The International Electronic Journal of Health Education

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IEJHE, Vol. 2(4), 181-182, October 1, 1999, Copyright 1999

Book Review:
Principles & Foundations of Health Promotion and Education
Randall R. Cottrell, James T. Girvan, James F. McKenzie. Allyn and Bacon 1999. 306 pp., softcover.
Reviewed by Brenda Morissette Joly1
Corresponding author: Brenda Morissette Joly, Doctoral Candidate, Community and Family Health, College of Public Health, University of South Florida; (813) 974-7838 (phone), BMORISSE@COML.MED.USF.EDU.

Principles & Foundations of Health Promotion and Educationis a well-written text that has been organized in a way to provide reader ease and simplicity of concepts. Overall, the book provides a number of pedagogical features including: chapter objectives, key terminology, photographs and illustrations, "Practitioner's Perspective" boxes, chapter summaries, review questions, and student activities. Appendices are also arranged in an easy to read format, and a glossary provides readers with specific definitions for all of the major concepts that are addressed.

As an introductory text, the authors fulfill their duty of providing a comprehensive overview of health promotion and education. Chapter one begins by addressing the ongoing controversy surrounding the terminology used to describe health education. Definitions are provided to highlight the differences between a discipline and a profession. However as stated in the beginning of the text, the authors elect to describe health education using the term emerging profession, a diplomatic choice in my opinion. The remainder of this opening chapter focuses attention on key terms, concepts, principles, and measures related to health and health education. Practice issues are also briefly addressed. Finally, the authors provide an abbreviated description of epidemiology and its link to health education practice.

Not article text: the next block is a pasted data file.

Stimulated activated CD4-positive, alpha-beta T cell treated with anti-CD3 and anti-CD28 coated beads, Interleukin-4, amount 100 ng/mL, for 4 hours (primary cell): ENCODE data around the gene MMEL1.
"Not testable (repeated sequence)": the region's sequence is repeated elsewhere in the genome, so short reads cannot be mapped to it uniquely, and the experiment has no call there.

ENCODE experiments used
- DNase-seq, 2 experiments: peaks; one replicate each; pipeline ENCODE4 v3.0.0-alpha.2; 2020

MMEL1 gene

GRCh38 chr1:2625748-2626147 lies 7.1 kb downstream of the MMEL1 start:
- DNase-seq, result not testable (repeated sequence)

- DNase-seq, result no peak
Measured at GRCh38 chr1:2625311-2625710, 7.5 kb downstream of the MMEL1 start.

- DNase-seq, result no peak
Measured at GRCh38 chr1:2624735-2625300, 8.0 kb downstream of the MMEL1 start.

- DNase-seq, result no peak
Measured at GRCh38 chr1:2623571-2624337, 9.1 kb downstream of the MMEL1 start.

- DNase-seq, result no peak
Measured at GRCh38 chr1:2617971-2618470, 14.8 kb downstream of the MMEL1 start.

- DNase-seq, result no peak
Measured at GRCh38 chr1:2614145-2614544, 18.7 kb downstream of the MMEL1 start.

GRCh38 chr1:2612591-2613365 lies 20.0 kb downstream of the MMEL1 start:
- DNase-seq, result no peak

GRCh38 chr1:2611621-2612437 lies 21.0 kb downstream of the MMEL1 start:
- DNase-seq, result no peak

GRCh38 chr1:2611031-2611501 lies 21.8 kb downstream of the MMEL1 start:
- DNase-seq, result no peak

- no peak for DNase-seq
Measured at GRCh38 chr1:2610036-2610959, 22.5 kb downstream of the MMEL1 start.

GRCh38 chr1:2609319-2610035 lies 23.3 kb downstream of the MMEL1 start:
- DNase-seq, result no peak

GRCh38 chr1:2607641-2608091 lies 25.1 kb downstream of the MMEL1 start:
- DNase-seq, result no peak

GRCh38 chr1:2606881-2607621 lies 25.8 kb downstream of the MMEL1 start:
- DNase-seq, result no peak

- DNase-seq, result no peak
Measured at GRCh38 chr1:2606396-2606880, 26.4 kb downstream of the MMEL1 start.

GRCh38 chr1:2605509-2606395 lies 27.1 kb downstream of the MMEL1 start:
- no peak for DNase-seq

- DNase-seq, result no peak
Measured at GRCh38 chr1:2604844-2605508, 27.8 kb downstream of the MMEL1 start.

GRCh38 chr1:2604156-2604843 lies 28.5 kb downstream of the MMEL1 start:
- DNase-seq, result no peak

Chapter two details the historical evolution of health and health education. Early efforts at community health are chronicled with examples dating as far back as 3000 B.C.. The authors did an excellent job of providing a historical documentation of public health and health education efforts including those of early Egyptians, Greeks, and Romans. The remainder of the chapter places emphasis on the evolution of health education over the past 150 years. Finally, an overview of specific public health efforts and school health initiatives in the United States is provided.

Chapter three focuses on the formation of philosophies including what a philosophy entails and why an emerging profession such as health education requires a strong philosophical foundation. In this chapter, the authors do a particularly thorough job of explaining the leading philosophies and viewpoints in health and health education. I support their decision to devote an entire chapter to an area that I believe is often overlooked and frequently omitted when discussing differences in health education delivery.

Chapter four provides an overview of the major theories and models that are particularly important to health educators, regardless of settings. A useful component of this chapter is the section explaining why theories and models are important to use. While this section is only a paragraph in length, I believe that it helps to show exactly how theory ties into health education at the practical level. With regard to the theories and models addressed, the authors were comprehensive in their description of the various components, stages, and constructs. Overall, the chapter will likely prove useful in guiding the work of health educators.